Anti-Israel teachers in NYC public schools get away with unchecked antisemitism while critics of Palestinians are immediately reprimanded, critics charge.
James Parra, a paraprofessional at Brooklyn Arbor Elementary School in Williamsburg, shared a photo of himself on Instagram — apparently inside the school — wearing a Palestinian keffiyeh scarf. He wrote, “It’s a good time to remind y’all that Palestine will be free from the river to the sea within our lifetime.”
“That alone for us is a direct call for a genocide,” said Shy Galor, a Jewish and Israeli mother in Brooklyn’s District 14.
In another Instagram post, Parra called Israel a “racist” and “terrorist” state, saying, “If me calling someone a Zionist pig infuriates you and offends you I’m going to need you to do some self-examination and reflection as to why.”
Parra’s Instagram account, “Rebels of Today,” was switched from public to private this month after the city Department of Education received more than 850 complaints, an activist said.
Though an investigation was purportedly launched, Parra, who did not respond to requests for comment, has remained at the school — a “double standard” compared to the case of history teacher Robert Rossicone, who was removed from PS 104 in Bay Ridge over posts on his soccer club’s Instagram page calling Hamas fighters “animals,” according to the NYC Public Schools Alliance, a group formed by educators to fight antisemitism.
“The unequal treatment in these cases reflects the political bias in the NYC public school system,” said Tova Plaut, a pre-K educator.
“What you’re seeing are local school administrators enabling and reinforcing the worst biases and prejudices. They should be teaching our children about the shared values that unite us and how to love and respect all New Yorkers.”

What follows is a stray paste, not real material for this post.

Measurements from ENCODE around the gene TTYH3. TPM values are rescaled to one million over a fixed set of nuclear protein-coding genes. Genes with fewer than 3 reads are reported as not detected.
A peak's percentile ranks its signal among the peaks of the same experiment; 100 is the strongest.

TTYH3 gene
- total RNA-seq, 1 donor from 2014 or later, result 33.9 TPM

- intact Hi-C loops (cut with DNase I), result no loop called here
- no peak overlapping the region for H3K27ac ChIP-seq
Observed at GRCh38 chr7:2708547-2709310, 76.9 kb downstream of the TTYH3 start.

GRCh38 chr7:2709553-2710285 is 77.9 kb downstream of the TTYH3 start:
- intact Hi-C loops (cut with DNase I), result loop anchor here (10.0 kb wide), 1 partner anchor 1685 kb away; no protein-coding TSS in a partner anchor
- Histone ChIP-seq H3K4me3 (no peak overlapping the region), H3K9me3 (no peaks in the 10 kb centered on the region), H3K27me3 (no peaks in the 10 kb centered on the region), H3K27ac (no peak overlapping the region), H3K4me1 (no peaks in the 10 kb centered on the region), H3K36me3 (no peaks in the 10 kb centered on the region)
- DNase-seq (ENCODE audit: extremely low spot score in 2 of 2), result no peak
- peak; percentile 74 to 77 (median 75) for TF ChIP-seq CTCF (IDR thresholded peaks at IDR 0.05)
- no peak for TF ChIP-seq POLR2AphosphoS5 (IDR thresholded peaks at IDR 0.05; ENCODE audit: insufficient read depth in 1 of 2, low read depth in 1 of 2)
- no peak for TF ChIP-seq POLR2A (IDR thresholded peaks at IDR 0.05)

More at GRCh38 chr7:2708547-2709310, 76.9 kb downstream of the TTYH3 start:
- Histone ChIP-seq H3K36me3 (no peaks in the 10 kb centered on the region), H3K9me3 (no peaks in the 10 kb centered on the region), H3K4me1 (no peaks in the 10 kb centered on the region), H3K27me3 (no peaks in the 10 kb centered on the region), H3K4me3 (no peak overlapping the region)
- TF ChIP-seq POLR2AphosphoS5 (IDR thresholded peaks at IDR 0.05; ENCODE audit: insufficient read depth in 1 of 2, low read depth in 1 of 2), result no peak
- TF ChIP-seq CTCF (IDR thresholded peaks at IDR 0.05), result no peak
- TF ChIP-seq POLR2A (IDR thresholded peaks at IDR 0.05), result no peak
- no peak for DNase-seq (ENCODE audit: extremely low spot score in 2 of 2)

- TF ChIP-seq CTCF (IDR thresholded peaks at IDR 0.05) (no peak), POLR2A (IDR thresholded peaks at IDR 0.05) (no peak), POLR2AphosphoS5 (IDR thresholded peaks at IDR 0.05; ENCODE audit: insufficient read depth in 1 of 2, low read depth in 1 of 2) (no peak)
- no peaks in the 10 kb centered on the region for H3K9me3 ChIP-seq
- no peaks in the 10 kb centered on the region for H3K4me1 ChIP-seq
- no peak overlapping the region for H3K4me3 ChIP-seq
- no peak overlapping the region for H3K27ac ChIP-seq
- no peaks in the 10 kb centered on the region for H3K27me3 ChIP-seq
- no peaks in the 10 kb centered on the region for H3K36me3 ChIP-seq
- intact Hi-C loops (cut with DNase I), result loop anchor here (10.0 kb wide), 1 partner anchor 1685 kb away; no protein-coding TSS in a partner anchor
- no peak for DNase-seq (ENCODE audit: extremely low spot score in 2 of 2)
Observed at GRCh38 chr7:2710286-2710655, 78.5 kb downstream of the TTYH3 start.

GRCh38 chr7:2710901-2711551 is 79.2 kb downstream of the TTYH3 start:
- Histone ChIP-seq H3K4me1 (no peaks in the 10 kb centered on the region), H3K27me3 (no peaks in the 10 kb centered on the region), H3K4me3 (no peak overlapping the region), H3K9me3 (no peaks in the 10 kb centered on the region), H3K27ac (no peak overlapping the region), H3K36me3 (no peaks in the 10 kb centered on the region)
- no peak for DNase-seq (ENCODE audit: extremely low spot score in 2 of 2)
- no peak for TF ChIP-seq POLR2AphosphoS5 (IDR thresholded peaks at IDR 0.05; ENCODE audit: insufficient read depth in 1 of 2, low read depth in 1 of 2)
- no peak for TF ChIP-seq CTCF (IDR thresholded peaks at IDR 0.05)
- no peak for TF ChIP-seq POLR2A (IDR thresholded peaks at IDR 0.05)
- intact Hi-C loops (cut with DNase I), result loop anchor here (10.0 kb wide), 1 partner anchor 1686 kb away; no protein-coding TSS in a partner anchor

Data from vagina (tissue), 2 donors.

Other educators slammed for divisive speech appear to still have their positions, including Mohammad Jehad Ahmad, a math teacher at Gotham Tech High School in Queens who called the Hamas attacks a “successful military campaign,” and Siriana Abboud, a pre-K teacher at PS 59 in Midtown who touted pro-Palestinian lessons for tots on her Instagram accounts.
Abboud took a medical leave following The Post’s reports on her anti-Israel postings, and has yet to return.
Galor, a former member of the District 14 Community Education Council who dropped out over the board’s politics, is among parents calling on the DOE to take serious action against antisemitism.
“I’m extremely concerned and even more concerned with how the DOE is not giving us answers or dealing with it in an appropriate way,” she said.
While controversial CEC 14 President Tajh Sutton has maintained her reign, others have been dismissed for political public statements. Adriana Alicea, a former CEC 28 member appointed by the Queens borough president, got the boot for anti-Israel posts including “Free them all. From the river to the sea. Free Palestine.”
CEC 14, which ejected Jewish parents and critics from its online monthly meeting in November, did so again in December, blocking Citywide Council on High Schools representative Rachel Fremmer from joining. The board did not respond to a request for comment.
The New York branch of the ACLU wrote a letter to schools Chancellor David Banks this week defending students voicing pro-Palestinian beliefs, stating that there may have been “possible mistreatment and lack of protections” for them in school.
The DOE did not respond to inquiries.